Preventing a crisis vs. fixing a crisis

PREVENTING A CRISIS VS. FIXING A CRISIS…. In most of his recent public speeches and town-hall events, President Obama talks a great deal about health care, but not before setting the stage a bit with some talk about the economy.

“This is obviously a tough time for families all across America,” the president tends to say. “Six months ago, we were in the middle of the worst recession of our lifetimes. I want you to remember what things were like in January and February. We were losing about 700,000 jobs per month. And economists of all stripes feared a second-coming of the Great Depression. That was only six months ago. That’s why we acted as fast as we could to pass a Recovery Act that would stop the freefall….”

Now, from there, Obama talks up his strategy that prevented an economic catastrophe, before transitioning to the importance of laying a new foundation for future growth — starting with health care reform. But the implicit message of these introductory remarks always strikes me the same way: the president wants us to know he saved the United States from catastrophic economic consequences, and he’d probably like a little credit for it.

E.J. Dionne Jr. noted today that it’s not an easy pitch to make.

The hardest slogan to sell in politics is: “Things could have been a whole lot worse.” No wonder President Obama is having trouble defending his stimulus plan.

If governments around the world, including our own, had not acted aggressively — and had not spent piles of money — a very bad economic situation would have become cataclysmic.

But because the cataclysm was avoided, this is an invisible achievement. Many whose bacon was saved, particularly in the banking and corporate sectors, do not want to admit how important the actions of government were. Antigovernment ideologues try to pretend that no serious intervention was required.

So everyone goes back to complaining about high deficits and the shortcomings of government as if nothing had happened.

But something did — we were on the cliff, partially hanging over. The possibility of a full-blown depression was very real. Australian Prime Minister Kevin Rudd told Dionne, “This is a case study in bringing the world back from the brink, and it was American leadership from President Obama that was the key to that.”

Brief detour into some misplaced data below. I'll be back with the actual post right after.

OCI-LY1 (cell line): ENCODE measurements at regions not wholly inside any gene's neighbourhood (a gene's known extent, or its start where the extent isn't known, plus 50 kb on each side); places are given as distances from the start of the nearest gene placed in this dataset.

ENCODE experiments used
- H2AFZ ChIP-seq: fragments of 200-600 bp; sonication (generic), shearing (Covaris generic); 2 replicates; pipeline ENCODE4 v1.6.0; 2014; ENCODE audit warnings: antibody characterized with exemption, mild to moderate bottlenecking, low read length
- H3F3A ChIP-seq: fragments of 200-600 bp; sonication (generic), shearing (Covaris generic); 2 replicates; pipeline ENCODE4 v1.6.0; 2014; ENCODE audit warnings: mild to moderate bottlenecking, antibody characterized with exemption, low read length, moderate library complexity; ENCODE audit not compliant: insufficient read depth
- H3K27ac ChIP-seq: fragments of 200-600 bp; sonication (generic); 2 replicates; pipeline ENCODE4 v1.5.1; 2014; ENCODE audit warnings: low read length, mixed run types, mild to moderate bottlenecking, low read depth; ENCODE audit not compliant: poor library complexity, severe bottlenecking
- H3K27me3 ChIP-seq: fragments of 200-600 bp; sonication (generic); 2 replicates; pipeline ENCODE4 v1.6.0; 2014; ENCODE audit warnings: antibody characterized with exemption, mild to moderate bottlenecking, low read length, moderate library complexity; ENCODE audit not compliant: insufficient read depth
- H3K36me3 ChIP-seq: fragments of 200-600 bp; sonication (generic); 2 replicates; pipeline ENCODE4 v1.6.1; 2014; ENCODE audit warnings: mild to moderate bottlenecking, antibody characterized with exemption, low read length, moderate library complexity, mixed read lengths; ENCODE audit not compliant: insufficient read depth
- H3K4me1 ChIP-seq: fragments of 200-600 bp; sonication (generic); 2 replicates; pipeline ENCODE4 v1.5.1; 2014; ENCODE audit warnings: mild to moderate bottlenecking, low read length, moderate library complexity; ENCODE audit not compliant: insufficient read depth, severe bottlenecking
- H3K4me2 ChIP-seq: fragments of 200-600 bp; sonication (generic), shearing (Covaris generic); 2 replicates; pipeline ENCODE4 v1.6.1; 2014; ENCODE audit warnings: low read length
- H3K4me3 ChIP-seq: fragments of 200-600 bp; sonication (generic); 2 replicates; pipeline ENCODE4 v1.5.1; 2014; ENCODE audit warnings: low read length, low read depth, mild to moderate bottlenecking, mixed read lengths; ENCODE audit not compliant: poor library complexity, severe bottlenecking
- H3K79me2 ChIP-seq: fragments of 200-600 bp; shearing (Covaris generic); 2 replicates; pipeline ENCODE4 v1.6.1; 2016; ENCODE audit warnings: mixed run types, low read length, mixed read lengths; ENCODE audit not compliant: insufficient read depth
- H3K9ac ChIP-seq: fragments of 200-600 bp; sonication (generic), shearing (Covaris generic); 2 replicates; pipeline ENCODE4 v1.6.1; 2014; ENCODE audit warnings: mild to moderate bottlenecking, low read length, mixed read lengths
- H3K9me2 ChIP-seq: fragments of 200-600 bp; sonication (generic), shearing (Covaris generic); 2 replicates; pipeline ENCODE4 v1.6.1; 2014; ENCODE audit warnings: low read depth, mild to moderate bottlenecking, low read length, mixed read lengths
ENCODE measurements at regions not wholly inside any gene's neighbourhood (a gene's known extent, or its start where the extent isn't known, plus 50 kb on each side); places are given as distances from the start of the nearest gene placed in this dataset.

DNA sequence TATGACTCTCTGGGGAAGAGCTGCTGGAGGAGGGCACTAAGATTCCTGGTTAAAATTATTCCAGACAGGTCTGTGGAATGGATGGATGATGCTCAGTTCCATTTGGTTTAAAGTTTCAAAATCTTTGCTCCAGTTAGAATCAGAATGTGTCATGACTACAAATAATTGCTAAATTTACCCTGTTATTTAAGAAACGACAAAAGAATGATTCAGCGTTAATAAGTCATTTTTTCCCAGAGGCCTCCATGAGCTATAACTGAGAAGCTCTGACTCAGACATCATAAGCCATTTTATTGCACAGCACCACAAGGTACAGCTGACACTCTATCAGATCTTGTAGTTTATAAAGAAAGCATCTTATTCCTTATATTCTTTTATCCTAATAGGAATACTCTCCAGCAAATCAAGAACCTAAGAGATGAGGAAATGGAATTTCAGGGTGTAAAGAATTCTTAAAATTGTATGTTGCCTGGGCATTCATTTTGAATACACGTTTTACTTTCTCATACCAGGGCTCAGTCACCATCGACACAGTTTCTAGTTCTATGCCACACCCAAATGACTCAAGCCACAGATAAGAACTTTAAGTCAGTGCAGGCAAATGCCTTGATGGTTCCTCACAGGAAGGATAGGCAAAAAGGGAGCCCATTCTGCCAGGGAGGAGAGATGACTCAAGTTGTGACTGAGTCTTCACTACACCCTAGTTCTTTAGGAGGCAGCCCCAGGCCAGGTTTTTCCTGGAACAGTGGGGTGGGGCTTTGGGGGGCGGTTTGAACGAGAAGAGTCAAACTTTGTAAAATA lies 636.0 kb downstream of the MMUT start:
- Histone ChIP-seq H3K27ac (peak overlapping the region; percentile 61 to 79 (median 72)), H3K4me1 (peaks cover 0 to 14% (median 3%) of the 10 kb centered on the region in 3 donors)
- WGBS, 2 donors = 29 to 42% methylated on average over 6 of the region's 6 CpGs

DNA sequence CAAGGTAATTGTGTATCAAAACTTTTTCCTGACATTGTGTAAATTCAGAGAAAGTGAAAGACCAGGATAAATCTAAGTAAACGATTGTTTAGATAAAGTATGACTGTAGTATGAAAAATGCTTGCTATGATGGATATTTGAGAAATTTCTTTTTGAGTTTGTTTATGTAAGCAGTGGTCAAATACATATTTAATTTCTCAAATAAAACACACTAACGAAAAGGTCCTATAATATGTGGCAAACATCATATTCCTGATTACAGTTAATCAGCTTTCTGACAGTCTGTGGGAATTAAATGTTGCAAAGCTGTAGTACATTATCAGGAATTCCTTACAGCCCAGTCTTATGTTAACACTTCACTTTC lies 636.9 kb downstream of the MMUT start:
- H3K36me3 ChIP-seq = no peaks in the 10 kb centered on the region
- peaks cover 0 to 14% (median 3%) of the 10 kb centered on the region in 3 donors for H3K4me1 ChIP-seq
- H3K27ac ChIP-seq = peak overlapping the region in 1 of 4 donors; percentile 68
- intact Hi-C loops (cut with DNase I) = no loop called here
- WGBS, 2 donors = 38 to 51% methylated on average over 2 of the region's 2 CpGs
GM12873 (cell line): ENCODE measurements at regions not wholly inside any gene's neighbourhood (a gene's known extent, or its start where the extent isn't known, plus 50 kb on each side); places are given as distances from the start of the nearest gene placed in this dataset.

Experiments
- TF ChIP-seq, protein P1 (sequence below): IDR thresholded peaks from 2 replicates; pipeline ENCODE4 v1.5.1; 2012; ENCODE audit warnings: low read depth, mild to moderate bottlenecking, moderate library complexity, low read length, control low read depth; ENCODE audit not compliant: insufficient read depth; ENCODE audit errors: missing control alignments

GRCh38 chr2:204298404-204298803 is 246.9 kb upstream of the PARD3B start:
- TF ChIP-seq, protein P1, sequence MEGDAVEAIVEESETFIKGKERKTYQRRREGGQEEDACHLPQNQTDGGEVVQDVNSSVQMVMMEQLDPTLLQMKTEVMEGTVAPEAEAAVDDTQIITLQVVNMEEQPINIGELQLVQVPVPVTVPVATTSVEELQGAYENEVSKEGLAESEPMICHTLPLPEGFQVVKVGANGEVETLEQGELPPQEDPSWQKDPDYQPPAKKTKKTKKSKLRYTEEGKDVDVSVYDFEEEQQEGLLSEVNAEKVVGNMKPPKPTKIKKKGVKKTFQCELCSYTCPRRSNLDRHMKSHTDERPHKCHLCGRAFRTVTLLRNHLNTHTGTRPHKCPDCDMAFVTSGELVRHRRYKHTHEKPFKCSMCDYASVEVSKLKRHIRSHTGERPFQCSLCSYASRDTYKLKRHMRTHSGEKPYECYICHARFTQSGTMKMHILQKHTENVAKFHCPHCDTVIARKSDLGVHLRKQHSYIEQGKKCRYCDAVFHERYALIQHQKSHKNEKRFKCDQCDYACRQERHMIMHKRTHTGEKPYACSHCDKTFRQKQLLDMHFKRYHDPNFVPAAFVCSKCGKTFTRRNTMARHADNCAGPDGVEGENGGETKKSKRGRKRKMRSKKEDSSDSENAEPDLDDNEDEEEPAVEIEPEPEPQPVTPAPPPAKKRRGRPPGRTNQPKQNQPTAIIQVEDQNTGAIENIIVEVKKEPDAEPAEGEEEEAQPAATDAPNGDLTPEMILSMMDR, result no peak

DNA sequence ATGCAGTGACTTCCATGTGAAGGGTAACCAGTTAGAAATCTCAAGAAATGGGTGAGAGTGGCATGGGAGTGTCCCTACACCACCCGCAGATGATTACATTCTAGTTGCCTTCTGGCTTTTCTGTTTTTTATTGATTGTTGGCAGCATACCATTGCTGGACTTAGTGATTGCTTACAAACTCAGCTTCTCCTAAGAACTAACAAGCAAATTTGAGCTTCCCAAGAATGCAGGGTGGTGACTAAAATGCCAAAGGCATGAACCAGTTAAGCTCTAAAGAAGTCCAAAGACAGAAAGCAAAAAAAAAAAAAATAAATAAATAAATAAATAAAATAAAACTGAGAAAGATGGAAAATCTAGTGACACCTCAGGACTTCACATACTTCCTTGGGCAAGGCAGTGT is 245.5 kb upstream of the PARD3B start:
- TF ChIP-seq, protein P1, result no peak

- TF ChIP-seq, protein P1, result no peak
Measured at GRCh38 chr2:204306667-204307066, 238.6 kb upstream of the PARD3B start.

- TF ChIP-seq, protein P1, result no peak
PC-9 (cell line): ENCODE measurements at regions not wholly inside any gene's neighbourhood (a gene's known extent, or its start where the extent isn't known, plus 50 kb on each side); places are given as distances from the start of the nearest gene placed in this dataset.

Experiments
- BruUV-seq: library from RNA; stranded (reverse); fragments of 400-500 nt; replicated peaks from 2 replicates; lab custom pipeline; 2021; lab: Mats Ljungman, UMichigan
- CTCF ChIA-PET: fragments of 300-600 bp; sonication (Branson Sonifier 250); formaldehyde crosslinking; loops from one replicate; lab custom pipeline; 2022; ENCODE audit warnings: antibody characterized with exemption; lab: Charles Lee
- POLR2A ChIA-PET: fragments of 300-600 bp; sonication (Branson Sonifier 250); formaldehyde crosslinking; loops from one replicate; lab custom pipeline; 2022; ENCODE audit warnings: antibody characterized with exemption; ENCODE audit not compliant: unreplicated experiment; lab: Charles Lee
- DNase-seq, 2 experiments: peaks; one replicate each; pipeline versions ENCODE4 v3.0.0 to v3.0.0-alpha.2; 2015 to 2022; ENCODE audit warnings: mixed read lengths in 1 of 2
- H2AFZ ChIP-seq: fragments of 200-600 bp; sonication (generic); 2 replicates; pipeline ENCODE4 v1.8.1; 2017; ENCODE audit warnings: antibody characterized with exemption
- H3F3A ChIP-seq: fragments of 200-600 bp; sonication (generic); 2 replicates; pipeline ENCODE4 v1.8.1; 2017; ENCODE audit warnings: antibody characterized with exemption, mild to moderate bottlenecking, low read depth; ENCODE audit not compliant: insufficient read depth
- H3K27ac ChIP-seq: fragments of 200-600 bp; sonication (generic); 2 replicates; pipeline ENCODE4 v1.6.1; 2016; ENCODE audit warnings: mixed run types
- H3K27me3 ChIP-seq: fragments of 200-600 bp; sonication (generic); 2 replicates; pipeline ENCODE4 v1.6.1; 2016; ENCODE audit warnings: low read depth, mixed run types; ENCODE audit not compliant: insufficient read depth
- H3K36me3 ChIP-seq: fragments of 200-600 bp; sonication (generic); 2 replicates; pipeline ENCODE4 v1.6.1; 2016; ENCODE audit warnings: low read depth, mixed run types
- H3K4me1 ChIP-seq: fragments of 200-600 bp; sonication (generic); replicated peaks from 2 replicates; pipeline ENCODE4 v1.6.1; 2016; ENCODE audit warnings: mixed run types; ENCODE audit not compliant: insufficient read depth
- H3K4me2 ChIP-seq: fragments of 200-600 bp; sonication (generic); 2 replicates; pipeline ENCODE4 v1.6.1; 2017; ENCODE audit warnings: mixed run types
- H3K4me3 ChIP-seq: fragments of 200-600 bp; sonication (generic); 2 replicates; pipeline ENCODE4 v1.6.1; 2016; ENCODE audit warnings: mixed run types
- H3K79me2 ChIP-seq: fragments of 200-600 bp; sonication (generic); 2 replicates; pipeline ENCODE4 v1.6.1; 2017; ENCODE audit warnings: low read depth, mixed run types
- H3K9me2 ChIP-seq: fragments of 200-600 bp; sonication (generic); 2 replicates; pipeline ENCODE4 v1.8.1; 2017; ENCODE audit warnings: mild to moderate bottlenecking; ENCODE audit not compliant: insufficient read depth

Ezra Klein added, “[T]he Obama administration made the mistake of effectively managing the financial emergency when they entered office. They faced a serious threat, but they never let it become a serious crisis. As such, the normal laws of political gravity never lifted, and everything went on pretty much as normal…. That’s to the Obama administration’s credit. Serious crises are bad things. It’s one of the system’s more perverse incentives that you don’t get political capital from preventing them so much as pulling the country out of them.”

I haven’t spoken to anyone at the White House directly about this, but I imagine there are probably a few folks in the West Wing who, in their weaker moments, might admit, “Our guy just prevent Great Depression II! His approval ratings should be huge. The Republicans who voted against the stimulus — and recommended a five-year spending freeze instead — ought to be laughed at when appearing in public. After steering the ship away from the abyss, health care reform should be easy.”

Alas, it doesn’t exactly work that way. The default of the American political system is institutional resistance to change. Cataclysmic disasters open the door wide to systemic change; averted cataclysmic disasters apparently don’t.